[F.U.C.K. is an e-zine that I started on January 24, 1993 and ended on January 24, 2000. One concept is that articles should be timeless if possible, so they were not released with dates. As such, the date on this blog is not exact but I will try to use a date as close as possible.]
You don’t hear about vigilantes much anymore. When you do, you get to read a full page about how the police are trying to track down the rogue figure, and stop him from taking the law into his own hands. Even in cases where the vigilante is more efficient, and does the job right, he is always tracked down, and his capture is put in front of the criminals that he is removing from society.
When you think about it, and read about past cases, you will find that the ability to punish criminals without having to deal with laws, paperwork, or office procedures, a law keeper becomes much more efficient in his work. When I say ‘law keeper’, that means either the legitimate police, or a vigilante. Instead of having a single person working on a case, gathering evidence for a trial, filling out paperwork, etc., he has the ability to go straight to the criminal and act as the judge, jury, and executioner.
The big debate comes in whether or not the average citizen should have or take that ability. Police officers go through years of training to do what they do, while a vigilante may skip that, purchase a handgun, and kill someone he catches doing wrong. What gives that person the right? Nothing. That is why police worry more about catching the vigilante and forgetting about the real criminals.
Given today’s society and the direction it is heading, you have to wonder if it is such a bad idea. Not so much the idea of a vigilante, but the ability to skip through the paperwork and procedures, and just worry about catching the bad guys. The only movie I know that implements this idea is Judge Dredd (which wasn’t that good), but showed how that kind of a system would work, and the potential of it. If a single police officer has the ability to track, capture, judge, and execute, the law enforcers become much more powerful, and much more deadly.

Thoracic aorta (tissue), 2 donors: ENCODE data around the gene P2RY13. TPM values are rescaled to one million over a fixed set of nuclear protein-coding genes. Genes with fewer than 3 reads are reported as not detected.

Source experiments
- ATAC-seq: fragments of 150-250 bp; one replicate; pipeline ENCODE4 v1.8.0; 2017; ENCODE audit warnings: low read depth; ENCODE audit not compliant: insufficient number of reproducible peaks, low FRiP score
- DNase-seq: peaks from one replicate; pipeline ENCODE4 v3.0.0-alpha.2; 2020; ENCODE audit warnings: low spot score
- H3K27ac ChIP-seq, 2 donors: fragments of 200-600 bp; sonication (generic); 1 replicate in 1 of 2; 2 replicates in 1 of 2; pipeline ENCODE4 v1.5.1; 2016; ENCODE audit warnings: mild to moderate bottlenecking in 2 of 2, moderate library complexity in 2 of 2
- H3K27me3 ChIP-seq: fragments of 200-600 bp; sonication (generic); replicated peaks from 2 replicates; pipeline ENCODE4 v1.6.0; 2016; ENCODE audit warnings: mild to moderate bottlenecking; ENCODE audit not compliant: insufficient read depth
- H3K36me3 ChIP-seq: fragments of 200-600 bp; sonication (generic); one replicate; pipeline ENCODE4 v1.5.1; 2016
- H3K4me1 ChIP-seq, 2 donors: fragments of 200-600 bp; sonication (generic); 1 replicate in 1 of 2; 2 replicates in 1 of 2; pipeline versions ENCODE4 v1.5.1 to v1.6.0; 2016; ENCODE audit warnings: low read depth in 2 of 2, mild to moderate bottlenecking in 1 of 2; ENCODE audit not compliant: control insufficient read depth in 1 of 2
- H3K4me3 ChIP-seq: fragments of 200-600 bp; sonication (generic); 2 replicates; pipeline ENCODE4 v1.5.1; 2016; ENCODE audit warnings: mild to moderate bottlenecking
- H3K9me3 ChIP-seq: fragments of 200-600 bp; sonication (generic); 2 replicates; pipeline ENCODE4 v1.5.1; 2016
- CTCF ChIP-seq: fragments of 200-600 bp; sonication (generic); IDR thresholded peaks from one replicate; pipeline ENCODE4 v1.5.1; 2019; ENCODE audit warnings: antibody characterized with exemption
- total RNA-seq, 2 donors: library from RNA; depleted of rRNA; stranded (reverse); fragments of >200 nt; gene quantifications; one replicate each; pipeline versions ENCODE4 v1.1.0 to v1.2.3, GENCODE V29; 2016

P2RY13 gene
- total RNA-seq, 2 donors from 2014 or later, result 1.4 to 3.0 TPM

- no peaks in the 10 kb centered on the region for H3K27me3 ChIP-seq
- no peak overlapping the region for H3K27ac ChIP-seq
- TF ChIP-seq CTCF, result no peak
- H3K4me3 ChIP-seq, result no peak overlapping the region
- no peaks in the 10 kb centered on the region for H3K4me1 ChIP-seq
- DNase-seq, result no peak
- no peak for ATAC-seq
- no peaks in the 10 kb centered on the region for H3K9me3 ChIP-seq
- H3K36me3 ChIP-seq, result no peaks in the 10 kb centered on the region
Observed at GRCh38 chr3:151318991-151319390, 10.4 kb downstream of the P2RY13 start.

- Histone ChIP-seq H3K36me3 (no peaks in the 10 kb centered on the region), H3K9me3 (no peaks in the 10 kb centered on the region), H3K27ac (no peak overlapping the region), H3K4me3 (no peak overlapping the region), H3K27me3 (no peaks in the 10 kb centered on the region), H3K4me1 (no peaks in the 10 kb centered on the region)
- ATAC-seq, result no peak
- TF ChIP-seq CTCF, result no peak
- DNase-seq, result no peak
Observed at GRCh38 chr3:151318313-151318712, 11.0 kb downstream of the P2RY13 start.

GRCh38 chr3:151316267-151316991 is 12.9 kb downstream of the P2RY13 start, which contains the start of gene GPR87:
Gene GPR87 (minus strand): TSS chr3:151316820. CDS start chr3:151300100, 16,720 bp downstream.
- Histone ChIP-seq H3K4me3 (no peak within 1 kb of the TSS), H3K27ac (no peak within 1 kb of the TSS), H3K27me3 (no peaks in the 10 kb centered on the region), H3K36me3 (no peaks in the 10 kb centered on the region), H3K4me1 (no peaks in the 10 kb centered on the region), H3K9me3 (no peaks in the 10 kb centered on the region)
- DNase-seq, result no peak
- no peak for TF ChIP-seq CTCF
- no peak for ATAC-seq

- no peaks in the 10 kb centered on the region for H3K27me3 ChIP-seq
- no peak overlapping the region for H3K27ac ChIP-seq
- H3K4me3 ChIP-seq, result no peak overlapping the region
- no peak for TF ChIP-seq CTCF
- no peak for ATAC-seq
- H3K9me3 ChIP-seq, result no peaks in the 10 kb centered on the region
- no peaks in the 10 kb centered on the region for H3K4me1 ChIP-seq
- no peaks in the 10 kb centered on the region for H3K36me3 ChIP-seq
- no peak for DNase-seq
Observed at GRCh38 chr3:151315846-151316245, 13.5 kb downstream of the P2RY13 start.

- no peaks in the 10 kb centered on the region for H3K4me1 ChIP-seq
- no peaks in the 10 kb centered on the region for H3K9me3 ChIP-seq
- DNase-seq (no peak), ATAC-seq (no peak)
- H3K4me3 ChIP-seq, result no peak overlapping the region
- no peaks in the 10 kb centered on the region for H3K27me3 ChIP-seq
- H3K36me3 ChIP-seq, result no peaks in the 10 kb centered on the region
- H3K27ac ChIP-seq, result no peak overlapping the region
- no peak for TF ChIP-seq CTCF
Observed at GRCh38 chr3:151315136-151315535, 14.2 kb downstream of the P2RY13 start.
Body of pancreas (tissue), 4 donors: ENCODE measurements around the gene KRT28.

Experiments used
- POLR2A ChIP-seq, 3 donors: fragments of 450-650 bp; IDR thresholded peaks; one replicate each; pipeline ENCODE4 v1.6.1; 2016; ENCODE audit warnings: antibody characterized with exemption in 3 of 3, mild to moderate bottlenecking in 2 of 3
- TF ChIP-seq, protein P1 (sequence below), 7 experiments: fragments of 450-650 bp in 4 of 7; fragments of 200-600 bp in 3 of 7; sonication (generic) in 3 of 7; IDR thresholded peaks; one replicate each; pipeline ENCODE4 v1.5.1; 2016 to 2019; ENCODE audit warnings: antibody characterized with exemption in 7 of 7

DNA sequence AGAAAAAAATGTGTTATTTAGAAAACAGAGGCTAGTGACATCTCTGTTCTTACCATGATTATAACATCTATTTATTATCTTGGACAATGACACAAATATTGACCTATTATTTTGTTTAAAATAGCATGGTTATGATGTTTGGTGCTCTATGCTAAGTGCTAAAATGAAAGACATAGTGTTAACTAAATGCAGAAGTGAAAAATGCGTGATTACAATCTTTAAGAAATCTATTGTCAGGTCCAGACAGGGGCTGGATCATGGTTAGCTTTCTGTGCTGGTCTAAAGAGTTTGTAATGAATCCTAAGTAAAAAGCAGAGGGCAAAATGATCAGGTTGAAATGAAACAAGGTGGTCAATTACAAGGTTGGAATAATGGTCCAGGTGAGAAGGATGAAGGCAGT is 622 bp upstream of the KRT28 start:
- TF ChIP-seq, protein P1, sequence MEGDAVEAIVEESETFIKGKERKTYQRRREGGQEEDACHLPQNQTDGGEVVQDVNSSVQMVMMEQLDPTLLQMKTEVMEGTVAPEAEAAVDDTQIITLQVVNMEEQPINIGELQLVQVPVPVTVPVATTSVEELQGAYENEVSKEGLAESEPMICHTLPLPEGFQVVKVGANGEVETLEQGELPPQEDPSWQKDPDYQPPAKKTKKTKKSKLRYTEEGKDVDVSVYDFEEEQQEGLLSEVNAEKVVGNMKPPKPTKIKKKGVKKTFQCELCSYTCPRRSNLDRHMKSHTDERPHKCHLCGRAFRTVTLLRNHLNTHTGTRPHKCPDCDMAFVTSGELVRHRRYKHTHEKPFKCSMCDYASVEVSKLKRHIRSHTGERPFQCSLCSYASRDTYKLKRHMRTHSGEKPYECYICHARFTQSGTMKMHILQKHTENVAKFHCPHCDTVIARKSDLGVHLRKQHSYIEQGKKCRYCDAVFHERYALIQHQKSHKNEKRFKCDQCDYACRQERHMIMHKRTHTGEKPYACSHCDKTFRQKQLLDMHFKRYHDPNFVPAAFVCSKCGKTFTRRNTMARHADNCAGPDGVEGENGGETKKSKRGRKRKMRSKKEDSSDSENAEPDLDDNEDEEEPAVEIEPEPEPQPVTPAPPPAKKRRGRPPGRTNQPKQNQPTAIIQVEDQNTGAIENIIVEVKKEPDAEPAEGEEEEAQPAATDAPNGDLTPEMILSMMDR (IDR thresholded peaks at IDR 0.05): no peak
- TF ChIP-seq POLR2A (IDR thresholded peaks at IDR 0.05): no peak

For argument’s sake, lets say the police had that power, the primary concern becomes if the officer will abuse that power. Will s/he? Yes. How do I know? A decent percentage abuse the power they are given right now. What is to stop them from abusing the power if we give them more? Stiffer punishment. Since the officer would have the ability to enforce stiffer penalties, s/he would be subject to the same stiffer set of laws. No more small fines for parking illegally, after the third or fourth, they impound your car for a month. After the fifth or sixth time, they impound it for three months.
In this scenario, every crime would have a stiffer punishment to help deter crime. Once people realized that they had no means of getting out of the crime via common methods (messed up paperwork, officer not showing, etc.), they will be a little more careful of which crimes they break.
The only way to ensure purity among the officers would be to institute new measures of tracking them. Bullets issued to the officers would be ID’d in such a way that any recovered bullet could be tracked back to the gun that shot it. More cameras on the police transportation along with a microphone on the officer would help ensure honest judgements. The recorded material from camera and microphone would be broadcast directly back to internal affairs who would monitor the officers.
If a citizen ever felt wrongly convicted or punished for a crime, they could put a petition in at Internal Affairs, and a full investigation would ensue. The system would be very difficult to implement, but once in place would be a very effective deterrent. The idea of running into a bad cop alone would deter a lot of the criminals. Knowing you could be without your car for three months would deter illegal parking.
So vigilante justice is not the answer, and a total police state isn’t the answer. Something in between, but monitored strictly is the only way it could happen. I personally don’t think it could work, but it is an intriguing idea. Parts of it would be a great value to society, while other parts of this plan would put us worse off as far as the government monitoring our lives.
Who knows.. maybe that is where it will go in the future.. when we have no say over the matter.